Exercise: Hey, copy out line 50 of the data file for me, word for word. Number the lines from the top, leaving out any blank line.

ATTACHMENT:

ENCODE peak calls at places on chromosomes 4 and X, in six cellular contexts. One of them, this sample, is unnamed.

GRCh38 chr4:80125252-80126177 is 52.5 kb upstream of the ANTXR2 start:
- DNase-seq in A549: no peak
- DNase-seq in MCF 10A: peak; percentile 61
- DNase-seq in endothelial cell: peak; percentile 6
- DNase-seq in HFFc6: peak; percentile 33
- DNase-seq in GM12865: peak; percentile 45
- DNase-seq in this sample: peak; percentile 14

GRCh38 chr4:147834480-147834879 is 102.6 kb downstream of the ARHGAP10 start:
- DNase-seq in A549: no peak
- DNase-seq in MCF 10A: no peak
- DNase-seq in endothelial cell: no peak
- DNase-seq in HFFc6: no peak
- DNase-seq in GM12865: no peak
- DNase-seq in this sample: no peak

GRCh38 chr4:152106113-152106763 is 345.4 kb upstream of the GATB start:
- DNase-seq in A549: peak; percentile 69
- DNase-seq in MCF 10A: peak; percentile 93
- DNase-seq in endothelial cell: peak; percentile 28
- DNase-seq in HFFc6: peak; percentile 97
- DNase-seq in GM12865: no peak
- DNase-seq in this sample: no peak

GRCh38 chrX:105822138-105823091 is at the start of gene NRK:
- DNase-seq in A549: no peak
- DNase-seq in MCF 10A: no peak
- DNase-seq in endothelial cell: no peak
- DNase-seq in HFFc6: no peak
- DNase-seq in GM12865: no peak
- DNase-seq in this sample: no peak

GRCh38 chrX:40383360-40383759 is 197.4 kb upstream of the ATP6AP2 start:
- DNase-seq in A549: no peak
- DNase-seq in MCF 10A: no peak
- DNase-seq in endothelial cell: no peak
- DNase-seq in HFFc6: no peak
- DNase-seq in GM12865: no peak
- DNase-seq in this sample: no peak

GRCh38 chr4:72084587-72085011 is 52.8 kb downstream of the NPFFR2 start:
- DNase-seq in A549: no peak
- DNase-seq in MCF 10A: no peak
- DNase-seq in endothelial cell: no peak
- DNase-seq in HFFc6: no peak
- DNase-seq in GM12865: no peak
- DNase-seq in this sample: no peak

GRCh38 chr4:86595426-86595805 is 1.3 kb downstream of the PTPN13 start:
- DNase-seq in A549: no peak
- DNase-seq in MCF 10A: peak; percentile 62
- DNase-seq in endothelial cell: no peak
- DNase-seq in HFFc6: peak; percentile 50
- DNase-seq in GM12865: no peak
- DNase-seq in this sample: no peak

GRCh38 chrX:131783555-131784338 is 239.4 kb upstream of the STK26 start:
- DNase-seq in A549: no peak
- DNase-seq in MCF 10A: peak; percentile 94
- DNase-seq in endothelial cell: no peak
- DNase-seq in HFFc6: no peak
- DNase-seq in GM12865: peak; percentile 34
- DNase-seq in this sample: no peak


- DNase-seq in this sample: no peak